The event will feature live entertainment by Dueling Pianos and a guest speaker. Social hour begins at 5:30 p.m. $50 per ticket/$425 for a table of 10. A steak dinner will be served followed by a live and silent auction. Auction will include a Green Mountain Grill and a fire pit among many others items!
Proceeds from the auctions go to enhance client services provided by Healing Hearts and Families such as providing shelter to individuals and their families, relocation, medical help, legal help, therapy, food, transportation, and personal hygiene items among other services.
Sue Ellen Koepke with HHF said she is grateful for the generous support of donors from the areas they serve.
“We’re very fortunate because this community is very supportive and as far as donating items that we can use for families, donating gift cards, etc,” Koepke said on the Get Up and Go Breakfast Show on September 26.
“This community is so wonderful about donating and so generous. My heartfelt appreciation to everybody who donates and supports us all year round.”
Healing Hearts and Families served approximately 630 individuals in the last year by helping victims of domestic violence and sexual assault, students in diversion programs, and those affected by human trafficking.
“We’re here to serve and help. You know my whole thing is everybody needs to be treated with dignity and respect and if there’s a need and if there’s a service that needs to be met, that’s what we do,” Koepke continued.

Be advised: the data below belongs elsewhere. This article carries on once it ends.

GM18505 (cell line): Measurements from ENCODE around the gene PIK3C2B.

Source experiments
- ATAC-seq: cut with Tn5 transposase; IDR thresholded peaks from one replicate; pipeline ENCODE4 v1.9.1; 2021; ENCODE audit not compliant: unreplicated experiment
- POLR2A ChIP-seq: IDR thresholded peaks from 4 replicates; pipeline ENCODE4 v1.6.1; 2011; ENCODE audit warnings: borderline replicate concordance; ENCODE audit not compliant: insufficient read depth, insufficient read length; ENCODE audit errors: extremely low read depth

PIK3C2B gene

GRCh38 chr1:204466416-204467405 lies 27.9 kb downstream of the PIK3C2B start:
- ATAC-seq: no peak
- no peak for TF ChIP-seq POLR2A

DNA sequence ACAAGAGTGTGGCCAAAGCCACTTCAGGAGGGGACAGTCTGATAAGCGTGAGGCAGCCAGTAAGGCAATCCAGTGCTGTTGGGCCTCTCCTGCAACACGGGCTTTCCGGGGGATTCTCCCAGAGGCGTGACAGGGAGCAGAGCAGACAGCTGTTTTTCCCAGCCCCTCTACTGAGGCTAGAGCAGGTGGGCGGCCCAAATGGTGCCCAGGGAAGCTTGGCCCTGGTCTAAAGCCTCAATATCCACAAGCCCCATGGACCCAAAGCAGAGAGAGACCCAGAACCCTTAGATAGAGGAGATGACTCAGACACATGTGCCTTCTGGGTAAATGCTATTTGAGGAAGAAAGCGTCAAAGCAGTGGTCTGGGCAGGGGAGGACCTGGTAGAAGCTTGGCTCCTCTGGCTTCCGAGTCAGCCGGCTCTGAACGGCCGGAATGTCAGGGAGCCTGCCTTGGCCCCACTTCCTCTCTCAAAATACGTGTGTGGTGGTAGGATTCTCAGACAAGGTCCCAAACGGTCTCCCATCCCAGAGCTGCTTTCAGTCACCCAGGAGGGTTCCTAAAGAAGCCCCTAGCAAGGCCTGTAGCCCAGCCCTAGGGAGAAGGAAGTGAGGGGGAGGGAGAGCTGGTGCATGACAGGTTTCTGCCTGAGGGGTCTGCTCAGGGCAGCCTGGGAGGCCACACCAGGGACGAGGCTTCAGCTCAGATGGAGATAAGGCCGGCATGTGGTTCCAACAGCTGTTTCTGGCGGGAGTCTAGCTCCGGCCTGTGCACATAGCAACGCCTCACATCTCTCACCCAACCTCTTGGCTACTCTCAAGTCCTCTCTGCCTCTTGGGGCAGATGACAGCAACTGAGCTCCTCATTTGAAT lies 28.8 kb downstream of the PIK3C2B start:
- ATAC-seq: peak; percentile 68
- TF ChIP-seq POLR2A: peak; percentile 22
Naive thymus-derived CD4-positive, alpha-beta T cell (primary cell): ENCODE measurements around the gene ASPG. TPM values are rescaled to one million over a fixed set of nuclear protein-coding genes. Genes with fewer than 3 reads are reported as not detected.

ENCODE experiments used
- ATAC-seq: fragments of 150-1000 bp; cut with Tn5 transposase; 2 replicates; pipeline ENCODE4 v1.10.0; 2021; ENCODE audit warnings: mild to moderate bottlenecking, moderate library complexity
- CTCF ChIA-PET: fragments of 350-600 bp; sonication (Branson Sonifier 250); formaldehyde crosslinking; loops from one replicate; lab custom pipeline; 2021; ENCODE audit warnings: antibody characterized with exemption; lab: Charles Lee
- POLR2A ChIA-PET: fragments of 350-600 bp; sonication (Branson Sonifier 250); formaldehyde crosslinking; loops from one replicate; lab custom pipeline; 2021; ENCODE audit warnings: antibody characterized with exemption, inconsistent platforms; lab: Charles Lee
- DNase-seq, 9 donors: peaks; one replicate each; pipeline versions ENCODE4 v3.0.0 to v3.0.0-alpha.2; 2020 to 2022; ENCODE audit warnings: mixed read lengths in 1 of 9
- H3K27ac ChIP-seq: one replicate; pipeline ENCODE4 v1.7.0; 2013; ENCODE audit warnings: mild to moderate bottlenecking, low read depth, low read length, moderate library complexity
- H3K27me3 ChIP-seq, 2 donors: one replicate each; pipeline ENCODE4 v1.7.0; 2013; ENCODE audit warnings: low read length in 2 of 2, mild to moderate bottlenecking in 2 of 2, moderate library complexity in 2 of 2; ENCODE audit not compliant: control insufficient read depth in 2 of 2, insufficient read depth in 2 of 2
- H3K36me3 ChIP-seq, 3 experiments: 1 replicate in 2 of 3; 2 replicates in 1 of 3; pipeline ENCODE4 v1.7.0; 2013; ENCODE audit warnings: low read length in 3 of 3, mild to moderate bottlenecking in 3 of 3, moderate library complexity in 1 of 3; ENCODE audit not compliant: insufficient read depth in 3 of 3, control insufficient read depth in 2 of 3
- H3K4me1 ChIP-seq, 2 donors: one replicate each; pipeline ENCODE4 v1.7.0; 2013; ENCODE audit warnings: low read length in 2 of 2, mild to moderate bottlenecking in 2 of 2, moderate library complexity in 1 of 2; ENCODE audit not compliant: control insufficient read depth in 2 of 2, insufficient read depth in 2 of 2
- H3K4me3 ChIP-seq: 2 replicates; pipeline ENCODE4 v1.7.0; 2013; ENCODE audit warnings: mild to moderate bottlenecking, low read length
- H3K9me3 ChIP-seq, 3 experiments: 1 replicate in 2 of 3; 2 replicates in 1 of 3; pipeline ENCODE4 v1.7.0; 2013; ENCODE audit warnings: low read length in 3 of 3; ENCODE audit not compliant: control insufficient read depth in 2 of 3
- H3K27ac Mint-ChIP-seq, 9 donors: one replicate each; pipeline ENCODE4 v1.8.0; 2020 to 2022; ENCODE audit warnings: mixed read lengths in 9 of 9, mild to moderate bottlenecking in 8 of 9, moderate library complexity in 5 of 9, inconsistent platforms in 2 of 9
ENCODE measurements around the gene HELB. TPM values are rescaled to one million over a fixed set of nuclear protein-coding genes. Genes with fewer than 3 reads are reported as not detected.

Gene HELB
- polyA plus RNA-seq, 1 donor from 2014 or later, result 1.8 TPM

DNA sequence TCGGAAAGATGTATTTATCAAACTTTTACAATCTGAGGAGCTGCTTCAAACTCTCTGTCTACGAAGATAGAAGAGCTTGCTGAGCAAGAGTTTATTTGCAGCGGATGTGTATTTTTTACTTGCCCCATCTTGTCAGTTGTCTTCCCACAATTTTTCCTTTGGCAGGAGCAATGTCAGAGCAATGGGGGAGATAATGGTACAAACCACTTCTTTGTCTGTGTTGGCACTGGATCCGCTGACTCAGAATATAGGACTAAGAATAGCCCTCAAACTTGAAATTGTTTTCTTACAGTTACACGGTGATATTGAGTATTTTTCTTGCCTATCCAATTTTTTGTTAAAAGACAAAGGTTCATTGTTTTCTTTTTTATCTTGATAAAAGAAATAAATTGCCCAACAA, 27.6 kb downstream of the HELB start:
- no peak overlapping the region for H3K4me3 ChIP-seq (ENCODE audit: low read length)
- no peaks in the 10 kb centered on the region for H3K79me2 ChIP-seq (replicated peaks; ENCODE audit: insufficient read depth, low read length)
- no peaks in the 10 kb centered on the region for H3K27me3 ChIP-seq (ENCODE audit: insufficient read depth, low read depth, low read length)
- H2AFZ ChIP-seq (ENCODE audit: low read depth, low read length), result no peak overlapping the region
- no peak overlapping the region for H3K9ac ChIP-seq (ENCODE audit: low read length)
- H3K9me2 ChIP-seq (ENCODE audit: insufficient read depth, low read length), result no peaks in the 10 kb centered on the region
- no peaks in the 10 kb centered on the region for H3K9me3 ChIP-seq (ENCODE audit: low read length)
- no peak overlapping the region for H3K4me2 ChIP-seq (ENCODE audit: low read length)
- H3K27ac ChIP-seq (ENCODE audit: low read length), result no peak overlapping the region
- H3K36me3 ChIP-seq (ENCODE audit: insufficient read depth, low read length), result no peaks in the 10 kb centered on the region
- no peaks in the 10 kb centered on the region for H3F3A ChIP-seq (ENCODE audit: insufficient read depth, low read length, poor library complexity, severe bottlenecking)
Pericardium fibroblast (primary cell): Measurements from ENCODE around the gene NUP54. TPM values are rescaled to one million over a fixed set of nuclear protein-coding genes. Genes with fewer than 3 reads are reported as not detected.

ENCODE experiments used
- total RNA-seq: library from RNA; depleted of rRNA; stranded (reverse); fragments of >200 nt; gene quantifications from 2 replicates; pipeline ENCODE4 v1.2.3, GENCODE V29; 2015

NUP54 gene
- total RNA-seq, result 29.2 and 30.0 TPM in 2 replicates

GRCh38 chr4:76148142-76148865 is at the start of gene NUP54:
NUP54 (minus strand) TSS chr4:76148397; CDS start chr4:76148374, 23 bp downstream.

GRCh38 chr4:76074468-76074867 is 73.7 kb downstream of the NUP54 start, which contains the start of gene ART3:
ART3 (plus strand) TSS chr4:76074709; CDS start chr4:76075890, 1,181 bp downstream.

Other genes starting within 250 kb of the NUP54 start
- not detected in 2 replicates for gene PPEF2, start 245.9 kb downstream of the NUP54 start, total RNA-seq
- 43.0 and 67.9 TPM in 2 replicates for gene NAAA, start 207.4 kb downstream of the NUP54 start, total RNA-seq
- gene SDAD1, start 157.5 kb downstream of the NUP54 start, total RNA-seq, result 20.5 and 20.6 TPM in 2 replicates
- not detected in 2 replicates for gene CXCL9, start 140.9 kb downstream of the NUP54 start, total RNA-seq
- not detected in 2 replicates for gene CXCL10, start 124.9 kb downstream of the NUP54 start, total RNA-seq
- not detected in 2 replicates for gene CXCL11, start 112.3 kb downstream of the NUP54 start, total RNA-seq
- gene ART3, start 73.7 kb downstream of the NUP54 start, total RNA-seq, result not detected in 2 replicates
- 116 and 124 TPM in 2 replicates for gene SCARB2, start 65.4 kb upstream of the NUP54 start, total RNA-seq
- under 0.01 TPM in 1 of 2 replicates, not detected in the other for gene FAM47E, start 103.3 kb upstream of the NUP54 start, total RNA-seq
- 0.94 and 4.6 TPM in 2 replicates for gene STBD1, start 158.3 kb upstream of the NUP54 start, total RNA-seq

“It’s devastating. The physical abuse is bad but it heals, the mental/emotional abuse never really goes away,” Koepke said citing the importance of the HHF therapy programs.
Koepke has been helping clients for more than 20 years and said this last year is the first time HHF has run out of gas cards, grocery cards, etc. provided to clients. In one month, HHF worked to provide 40 nights of shelter to clients. State and federal funding covers the business related costs but donations are essential to provide services to clients.
“All of the funds that we get at the gala or donations go for client services and client needs. The grants cover the salary. They cover the businesses aspects,” Koepke said.
Anyone needing assistance can call the crisis line at 800-942-4040.
BROKEN BOW – Broken Bow Public School has announced the October Students of the Month; this month’s character trait is Responsibility.
One student from each grade who most represents the month’s chosen quality has been selected by peers. The four are:
12th grade: Anna Clingenpeel
11th grade: Brandon Gamboa
10th grade:Katelyn Berggren
9th grade: Alexis Pflaster
Once the nominees are put forward, the list is sent on to the school’s administration for approval. Once approved, each student is awarded a free Runza and their names are recognized in announcements.
Rachelle Haines, serving her 25th year in the service of Broken Bow Public Schools, explains that the award means that much more when peers recognize peers.
“It’s sometimes easy for kids just to follow the flow—or people, not just students—but it’s easy for people just to follow the flow and when kids get rewarded for going against that grain it validates their choices,” Haines said.